I know that most of you aren’t teachers, aren’t in school (unless it’s college), and don’t have kids in school yet. I also know that most of my own friends, including my teacher friends, are uncomfortable with math or with measurement, and many aren’t comfortable with either. That’s really too bad, because they’re useful and fun. Honest.
Math isn’t that hard, if you approach it right. Truly.
What’s the secret? I’ll tell you further down the post.
Even those who are good at one kind of math are likely to come up short when faced with a different kind. Give a carpenter a problem in double entry bookkeeping and he would probably be lost. Ask an accountant to solve . . .
5 feet 1 1/8 inches minus 2 feet 3 7/16 inches
. . . and he probably wouldn’t know where to start, while carpenters do this kind of math a hundred times a day. Or they use workarounds. A carpenter might walk up to an eight foot 2 x 4, mark out 5 feet 1 1/8 inches with his tape measure, then mark out 2 feet 3 7/16 inches from the same starting point, then measure between the two marks he just made. 2 feet 9 11/16 inches. Easy, and no logarithms were injured in the making of this “calculation”.
Ask a math teacher to hand you a piece of five-quarter lumber and he will probably just stare at you.
Ask an auto mechanic why he glanced at a nut, picked up a 9/16 inch wrench, and knew it would fit. Answer: because he has a solid visual knowledge of sizes from doing the same chore ten-thousand times.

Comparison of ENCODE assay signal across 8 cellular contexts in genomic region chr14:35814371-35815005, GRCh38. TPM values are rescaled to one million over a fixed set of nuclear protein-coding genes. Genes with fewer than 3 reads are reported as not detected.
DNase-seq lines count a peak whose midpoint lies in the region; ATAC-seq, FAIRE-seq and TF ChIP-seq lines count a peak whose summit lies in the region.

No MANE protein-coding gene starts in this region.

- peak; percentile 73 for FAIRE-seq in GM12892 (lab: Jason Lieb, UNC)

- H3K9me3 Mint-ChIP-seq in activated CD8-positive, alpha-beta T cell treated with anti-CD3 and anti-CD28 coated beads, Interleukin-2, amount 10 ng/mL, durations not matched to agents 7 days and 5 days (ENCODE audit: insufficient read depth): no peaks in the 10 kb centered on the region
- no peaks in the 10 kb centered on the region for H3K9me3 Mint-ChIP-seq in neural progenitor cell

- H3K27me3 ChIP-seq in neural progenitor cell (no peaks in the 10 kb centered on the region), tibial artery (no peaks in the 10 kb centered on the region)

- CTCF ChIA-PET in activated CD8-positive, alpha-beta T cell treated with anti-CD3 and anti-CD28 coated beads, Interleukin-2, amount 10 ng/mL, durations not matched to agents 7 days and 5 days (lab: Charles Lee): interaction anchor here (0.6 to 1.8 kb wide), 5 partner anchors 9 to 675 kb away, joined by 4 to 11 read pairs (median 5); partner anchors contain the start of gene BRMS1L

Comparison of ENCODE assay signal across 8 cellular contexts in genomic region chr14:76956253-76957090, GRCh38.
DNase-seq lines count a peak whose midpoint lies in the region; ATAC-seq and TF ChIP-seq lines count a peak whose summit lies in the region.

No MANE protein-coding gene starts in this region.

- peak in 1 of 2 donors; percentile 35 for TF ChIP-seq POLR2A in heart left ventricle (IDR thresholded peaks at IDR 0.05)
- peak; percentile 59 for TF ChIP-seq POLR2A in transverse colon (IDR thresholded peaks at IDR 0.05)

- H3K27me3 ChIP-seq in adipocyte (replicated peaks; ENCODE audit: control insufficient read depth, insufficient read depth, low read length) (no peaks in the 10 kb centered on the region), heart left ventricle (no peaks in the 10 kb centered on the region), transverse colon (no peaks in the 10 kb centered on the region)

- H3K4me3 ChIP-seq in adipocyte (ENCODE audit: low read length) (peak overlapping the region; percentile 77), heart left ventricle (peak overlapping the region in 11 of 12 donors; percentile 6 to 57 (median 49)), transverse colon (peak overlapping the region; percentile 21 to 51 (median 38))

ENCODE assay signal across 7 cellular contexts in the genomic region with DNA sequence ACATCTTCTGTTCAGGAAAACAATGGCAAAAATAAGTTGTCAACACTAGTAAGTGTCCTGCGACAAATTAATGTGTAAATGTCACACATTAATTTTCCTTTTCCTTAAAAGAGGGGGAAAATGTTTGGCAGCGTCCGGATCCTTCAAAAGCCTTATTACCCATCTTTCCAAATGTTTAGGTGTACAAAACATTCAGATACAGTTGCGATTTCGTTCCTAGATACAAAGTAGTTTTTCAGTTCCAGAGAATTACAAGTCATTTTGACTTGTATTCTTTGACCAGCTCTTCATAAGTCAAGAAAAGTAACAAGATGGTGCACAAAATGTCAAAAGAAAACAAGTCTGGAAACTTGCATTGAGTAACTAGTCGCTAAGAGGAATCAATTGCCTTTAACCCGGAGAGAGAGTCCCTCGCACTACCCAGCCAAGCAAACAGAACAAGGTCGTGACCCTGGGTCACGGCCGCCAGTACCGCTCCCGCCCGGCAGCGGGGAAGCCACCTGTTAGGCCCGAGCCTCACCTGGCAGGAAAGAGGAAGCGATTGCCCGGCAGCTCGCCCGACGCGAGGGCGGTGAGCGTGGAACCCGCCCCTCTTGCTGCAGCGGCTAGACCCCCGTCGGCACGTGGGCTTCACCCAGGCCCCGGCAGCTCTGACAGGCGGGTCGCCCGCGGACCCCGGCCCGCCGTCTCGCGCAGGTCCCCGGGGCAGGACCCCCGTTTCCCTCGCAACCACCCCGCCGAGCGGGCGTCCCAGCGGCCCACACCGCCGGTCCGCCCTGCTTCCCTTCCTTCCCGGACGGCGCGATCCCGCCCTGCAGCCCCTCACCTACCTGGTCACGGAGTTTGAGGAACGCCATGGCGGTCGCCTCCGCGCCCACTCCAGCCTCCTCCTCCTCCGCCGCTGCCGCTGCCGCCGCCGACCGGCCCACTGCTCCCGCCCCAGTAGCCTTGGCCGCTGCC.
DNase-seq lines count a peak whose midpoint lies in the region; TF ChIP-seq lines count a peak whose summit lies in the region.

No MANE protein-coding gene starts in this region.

I took math through college calculus and I’m a pretty good craftsman. I’ve built furniture and musical instruments, both of which require accurate measurement. I’ve taught math now and again for three decades. But I couldn’t calculate an elliptical orbit and I couldn’t balance the books on a hot dog stand.
That secret I told you about? Here it is — everybody needs math, but not everybody needs the same math. And not everybody needs the same amount of math.
It is as pointless to teach an auto mechanic or a home-ec teacher calculus (unless they just like math and want it for their own interest) as it would be to teach a NASA scientist that 2-9-3+ means two feet, nine inches, 3/8 inches, and an unspecified little bit more, to a traditional boat builder.
Math teaching is often excellent, but it works under the burden of a basic error. The march from simpler to more complex math in our schools moves at a pace that only the brightest can manage, and aims toward reaches of higher math that only a small percentage could master or will ever use.
If you put the truth of this ambition on a bumper sticker, it would read:
Everybody needs to be a nuclear scientist,
and if you can’t cut the math,
you aren’t trying hard enough.
Both of these assertions are untrue, but they rule our math programs. I saw this all the time as I taught science. My students could not confidently and accurately add, subtract, multiply, or divide, even though they were — by state law — all enrolled in eighth grade algebra.
Their math teachers were not allowed to help them. They were required — again, by state law — to teach at grade level. That is, to teach algebra only.
They were not allowed to remediate. If they did, they were scolded by those who came in to evaluate our school.
I remediated, in science class, where the proctors of compliance would never know. Some years my student’s skill levels were so low that I actually spent several weeks teaching the processes, mostly long division, as I would have taught a math class. Most years, however, my math teaching was science in disguise; or was my science teaching math in disguise?
Were my students stupid? No.
Were the math teachers stupid? No.
Were the ones who devised the math plan stupid? ———- It would be so satisfying to say yes, but the opposite is true. They were the overachievers who never misplaced a decimal. They were putting in place a plan they would have done well in, when they were children. But that plan doesn’t work for the other 90% who suffer under it.